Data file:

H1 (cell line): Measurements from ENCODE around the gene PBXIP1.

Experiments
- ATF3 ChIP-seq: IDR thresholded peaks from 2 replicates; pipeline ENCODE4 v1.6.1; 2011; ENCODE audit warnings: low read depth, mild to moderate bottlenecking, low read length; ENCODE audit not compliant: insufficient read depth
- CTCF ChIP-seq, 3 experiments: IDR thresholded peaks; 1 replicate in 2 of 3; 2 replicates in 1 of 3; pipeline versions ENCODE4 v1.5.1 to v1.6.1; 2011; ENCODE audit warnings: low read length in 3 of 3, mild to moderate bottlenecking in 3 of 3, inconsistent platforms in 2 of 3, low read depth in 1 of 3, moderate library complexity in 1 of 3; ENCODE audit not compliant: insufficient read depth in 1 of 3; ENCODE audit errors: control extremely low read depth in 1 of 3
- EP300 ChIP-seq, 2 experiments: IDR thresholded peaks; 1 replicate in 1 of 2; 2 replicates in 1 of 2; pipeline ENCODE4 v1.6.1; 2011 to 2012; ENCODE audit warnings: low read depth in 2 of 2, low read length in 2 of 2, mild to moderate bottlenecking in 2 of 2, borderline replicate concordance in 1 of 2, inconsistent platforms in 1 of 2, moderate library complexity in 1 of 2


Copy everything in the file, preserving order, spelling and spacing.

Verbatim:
H1 (cell line): Measurements from ENCODE around the gene PBXIP1.

Experiments
- ATF3 ChIP-seq: IDR thresholded peaks from 2 replicates; pipeline ENCODE4 v1.6.1; 2011; ENCODE audit warnings: low read depth, mild to moderate bottlenecking, low read length; ENCODE audit not compliant: insufficient read depth
- CTCF ChIP-seq, 3 experiments: IDR thresholded peaks; 1 replicate in 2 of 3; 2 replicates in 1 of 3; pipeline versions ENCODE4 v1.5.1 to v1.6.1; 2011; ENCODE audit warnings: low read length in 3 of 3, mild to moderate bottlenecking in 3 of 3, inconsistent platforms in 2 of 3, low read depth in 1 of 3, moderate library complexity in 1 of 3; ENCODE audit not compliant: insufficient read depth in 1 of 3; ENCODE audit errors: control extremely low read depth in 1 of 3
- EP300 ChIP-seq, 2 experiments: IDR thresholded peaks; 1 replicate in 1 of 2; 2 replicates in 1 of 2; pipeline ENCODE4 v1.6.1; 2011 to 2012; ENCODE audit warnings: low read depth in 2 of 2, low read length in 2 of 2, mild to moderate bottlenecking in 2 of 2, borderline replicate concordance in 1 of 2, inconsistent platforms in 1 of 2, moderate library complexity in 1 of 2